King Abdullah finds himself caught between the anger of the Jordanian public and Israel.

The situation of his government has become really difficult because his country’s budget is suffering, the sources of income are declining, the Gulf states, which have always been a source of support for Jordan, have reduced their aid, and millions of Arab refugees have flocked to the kingdom in recent years.

In spite of the increase of tensions between Jordan and Israel over the past year, security coordination between them continues as usual and the intelligence cooperation is at its best.

This raises questions about the king failing to use this card to pressure Israel unless this cooperation serves him and not the kingdom.

 

 

The “Liquidation” of Palestinian Cause

To dispossess a people, steal their land, demolish their buildings and then complacently inhabit the confiscated space in reciprocal view of the victims requires a carefully cultivated myopia apparent at all levels of Israeli discourse.

“Israel’s” early leaders saw the Hashemite entity as both a buffer between Israel and the rest of the Arab world, and a state that could absorb those Palestinian refugees who fled or were expelled during the Zionist invasion  of 1948 and the Six Day war in 1967.

Jordan is not Palestine


Amman (AFP) – Jordan’s King Abdullah II firmly rejects the idea of a confederation with the Palestinians in the place of a two-state solution to the Middle East conflict, the royal court said Wednesday.

Palestinian president Mahmud Abbas told activists Sunday that White House aides Jared Kushner and Jason Greenblatt had proposed the idea of a confederation with Jordan, one of the activists said.

Hagit Ofran of Israel’s Peace Now NGO reported Abbas as saying he had told the US officials, who are working on a peace plan, that he would only be interested if Israel was also part of such a confederation.

Abbas’s office confirmed the meeting with Israeli peace activists had taken place, but did not confirm his comments on the confederation.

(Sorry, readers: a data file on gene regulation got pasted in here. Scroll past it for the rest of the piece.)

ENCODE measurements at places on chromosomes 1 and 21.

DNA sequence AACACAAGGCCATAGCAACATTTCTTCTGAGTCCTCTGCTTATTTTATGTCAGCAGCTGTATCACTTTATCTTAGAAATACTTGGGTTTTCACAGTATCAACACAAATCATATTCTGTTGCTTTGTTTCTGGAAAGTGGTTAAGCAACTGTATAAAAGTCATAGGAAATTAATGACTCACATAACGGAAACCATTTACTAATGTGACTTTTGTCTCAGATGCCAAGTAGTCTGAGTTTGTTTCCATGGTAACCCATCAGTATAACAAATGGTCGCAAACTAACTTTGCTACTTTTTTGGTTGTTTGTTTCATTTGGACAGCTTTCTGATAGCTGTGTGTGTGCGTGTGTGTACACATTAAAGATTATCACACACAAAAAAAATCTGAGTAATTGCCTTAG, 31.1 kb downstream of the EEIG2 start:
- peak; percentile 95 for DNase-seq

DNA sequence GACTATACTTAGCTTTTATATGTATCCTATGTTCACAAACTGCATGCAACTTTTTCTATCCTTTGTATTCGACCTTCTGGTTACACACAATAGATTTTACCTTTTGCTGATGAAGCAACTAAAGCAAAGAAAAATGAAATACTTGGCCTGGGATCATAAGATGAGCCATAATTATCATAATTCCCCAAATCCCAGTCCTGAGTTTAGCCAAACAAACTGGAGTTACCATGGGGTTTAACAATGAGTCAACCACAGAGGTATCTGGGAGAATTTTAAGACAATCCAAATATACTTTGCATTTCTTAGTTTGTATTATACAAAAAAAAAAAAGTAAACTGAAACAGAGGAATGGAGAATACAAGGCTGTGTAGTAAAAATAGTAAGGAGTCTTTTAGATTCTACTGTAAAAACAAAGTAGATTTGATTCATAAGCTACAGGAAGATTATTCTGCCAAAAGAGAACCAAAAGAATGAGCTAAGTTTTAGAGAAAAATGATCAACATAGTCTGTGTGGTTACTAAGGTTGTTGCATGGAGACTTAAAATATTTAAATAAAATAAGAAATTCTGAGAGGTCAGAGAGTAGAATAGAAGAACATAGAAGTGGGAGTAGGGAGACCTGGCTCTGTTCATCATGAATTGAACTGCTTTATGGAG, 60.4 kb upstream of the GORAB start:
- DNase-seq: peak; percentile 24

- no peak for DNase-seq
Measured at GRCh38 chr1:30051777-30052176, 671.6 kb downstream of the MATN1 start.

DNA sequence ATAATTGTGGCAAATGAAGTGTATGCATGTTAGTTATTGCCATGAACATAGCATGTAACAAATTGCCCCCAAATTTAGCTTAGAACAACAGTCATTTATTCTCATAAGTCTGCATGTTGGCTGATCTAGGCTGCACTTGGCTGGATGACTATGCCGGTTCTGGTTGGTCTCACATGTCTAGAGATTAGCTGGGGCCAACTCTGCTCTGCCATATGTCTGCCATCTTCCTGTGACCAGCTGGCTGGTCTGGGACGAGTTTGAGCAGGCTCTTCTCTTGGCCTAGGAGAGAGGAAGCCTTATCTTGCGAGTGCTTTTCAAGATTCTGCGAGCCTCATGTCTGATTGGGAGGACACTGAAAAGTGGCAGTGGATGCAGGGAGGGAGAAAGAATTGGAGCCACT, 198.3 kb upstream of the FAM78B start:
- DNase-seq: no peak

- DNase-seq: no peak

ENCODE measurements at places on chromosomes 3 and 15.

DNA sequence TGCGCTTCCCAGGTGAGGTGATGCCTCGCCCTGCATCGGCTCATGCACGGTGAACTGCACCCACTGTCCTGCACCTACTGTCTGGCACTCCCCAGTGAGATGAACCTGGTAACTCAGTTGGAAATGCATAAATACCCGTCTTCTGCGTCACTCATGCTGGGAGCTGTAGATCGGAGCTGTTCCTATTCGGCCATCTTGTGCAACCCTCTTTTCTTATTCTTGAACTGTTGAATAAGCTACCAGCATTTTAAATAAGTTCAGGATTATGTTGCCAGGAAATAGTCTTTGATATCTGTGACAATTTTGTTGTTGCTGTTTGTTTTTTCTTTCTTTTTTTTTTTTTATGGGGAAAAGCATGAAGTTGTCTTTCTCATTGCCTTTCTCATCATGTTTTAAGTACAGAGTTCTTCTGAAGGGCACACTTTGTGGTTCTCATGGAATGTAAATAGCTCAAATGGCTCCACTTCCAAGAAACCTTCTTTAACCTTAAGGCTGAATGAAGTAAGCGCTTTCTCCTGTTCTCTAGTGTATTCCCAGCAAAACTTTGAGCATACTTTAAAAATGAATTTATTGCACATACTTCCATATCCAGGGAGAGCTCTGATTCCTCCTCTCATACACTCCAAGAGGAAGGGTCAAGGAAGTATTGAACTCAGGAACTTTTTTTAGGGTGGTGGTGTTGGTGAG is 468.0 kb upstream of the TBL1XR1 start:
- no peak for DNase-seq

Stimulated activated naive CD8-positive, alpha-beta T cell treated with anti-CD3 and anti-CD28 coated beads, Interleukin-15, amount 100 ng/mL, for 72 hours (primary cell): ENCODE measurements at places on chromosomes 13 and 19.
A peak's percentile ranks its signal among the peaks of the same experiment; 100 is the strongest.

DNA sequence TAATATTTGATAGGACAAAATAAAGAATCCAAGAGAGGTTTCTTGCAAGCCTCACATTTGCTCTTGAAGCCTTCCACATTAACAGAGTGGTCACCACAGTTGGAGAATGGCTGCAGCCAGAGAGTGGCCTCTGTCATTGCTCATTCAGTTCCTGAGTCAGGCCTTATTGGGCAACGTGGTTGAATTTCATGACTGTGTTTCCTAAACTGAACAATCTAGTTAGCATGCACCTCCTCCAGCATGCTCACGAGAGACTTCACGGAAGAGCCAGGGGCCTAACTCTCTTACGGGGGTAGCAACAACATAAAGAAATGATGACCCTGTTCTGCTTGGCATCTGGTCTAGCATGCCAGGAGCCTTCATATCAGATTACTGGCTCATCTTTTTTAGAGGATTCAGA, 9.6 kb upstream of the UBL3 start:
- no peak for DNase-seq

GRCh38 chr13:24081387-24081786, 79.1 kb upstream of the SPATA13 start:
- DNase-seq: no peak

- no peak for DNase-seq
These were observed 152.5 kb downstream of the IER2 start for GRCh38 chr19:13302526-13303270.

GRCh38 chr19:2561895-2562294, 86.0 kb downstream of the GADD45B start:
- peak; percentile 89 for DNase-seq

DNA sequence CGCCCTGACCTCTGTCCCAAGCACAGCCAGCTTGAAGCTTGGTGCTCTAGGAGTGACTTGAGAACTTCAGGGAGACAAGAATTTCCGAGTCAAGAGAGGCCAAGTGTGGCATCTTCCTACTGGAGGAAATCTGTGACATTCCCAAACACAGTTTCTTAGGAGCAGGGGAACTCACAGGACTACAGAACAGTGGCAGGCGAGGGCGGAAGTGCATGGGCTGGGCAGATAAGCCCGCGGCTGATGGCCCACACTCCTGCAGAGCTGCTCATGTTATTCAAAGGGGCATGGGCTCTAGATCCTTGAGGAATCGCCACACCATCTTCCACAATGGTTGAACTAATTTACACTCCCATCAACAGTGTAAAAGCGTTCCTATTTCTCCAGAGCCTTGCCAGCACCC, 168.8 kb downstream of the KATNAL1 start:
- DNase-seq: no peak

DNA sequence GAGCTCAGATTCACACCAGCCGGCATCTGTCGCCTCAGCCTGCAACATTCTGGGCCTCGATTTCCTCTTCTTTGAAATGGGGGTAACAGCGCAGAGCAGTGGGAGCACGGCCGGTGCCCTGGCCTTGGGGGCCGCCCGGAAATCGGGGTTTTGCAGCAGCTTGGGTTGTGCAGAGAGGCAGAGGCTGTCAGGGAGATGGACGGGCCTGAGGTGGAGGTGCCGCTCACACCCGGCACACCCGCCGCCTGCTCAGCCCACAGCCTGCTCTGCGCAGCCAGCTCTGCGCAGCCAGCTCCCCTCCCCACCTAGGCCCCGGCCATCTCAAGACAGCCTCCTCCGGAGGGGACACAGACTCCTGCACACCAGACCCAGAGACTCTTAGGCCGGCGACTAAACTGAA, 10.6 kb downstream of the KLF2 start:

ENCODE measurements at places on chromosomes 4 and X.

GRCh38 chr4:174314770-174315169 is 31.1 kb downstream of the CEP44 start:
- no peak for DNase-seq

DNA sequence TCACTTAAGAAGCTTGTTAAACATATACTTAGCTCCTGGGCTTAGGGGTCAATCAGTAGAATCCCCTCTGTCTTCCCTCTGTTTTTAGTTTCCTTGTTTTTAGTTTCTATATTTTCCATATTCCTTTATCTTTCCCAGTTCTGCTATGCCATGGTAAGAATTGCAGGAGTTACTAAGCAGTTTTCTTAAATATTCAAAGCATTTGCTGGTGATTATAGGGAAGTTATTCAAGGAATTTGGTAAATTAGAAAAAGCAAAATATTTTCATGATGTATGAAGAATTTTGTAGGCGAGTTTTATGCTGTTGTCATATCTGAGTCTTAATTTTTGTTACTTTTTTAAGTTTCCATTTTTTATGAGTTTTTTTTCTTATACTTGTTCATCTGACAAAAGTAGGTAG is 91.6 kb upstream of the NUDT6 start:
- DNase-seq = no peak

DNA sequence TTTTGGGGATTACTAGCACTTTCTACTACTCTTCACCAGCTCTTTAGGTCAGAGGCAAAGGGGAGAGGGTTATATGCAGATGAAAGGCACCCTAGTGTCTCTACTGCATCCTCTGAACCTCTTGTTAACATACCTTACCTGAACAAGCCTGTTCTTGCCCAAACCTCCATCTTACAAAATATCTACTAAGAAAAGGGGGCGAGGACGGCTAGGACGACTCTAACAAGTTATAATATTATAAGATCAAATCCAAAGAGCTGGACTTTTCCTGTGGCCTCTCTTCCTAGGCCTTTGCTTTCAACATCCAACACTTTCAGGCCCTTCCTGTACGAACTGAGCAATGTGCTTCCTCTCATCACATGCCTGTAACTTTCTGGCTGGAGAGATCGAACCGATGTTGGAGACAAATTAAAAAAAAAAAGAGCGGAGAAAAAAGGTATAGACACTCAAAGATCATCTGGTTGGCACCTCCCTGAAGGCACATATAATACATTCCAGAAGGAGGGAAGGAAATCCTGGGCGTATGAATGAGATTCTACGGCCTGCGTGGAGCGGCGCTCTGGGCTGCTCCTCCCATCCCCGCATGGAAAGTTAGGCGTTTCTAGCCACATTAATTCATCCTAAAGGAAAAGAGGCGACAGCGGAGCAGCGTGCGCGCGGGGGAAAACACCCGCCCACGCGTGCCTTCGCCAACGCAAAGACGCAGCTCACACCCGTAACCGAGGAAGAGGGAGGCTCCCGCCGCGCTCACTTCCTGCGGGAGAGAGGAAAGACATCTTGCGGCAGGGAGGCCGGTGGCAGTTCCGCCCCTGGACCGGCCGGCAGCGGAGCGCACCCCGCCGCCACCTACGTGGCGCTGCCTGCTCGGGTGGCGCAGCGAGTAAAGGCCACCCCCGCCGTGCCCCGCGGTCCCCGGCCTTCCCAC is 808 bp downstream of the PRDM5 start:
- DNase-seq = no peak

Neighbouring Jordan, along with most of the international community, has long supported a two-state solution to the long-running conflict.

“Every year we hear about a confederation. My question is: a confederation with whom? This is a red line for Jordan,” King Abdullah said, according to a palace statement.

“Jordan’s position is firm and steadfast: there is no alternative to the two-state solution and the establishment of a Palestinian state with east Jerusalem as its capital,” he said.

Israel is an imperial outpost, an extension of Wall Street and the City of London in the Middle East. That’s the origin of “Israel.”

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“Any proposal outside this framework has no value.”

Palestinians see the idea of a confederation as destroying their long-held dream of a state.

But some on the Israeli right see the establishment of a Palestinian-Jordanian confederation as a way to avoid the creation of an independent Palestinian state.

They argue that it would also absolve Israel of any responsibility towards the 3.5 million Palestinians in the West Bank, currently under Israeli military occupation.

The Palestinian Authority severed contact with Washington after President Donald Trump recognised Jerusalem as the capital of Israel in December.

In response, Trump said in January he would cut aid to the Palestinians in order to push them back to the negotiating table.

The US said Friday it would cease all funding to the UN Relief and Works Agency for Palestine refugees (UNRWA) which helps some three million needy refugees across the Middle East.

Palestinian leaders see these moves as part of an effort to “liquidate” their cause.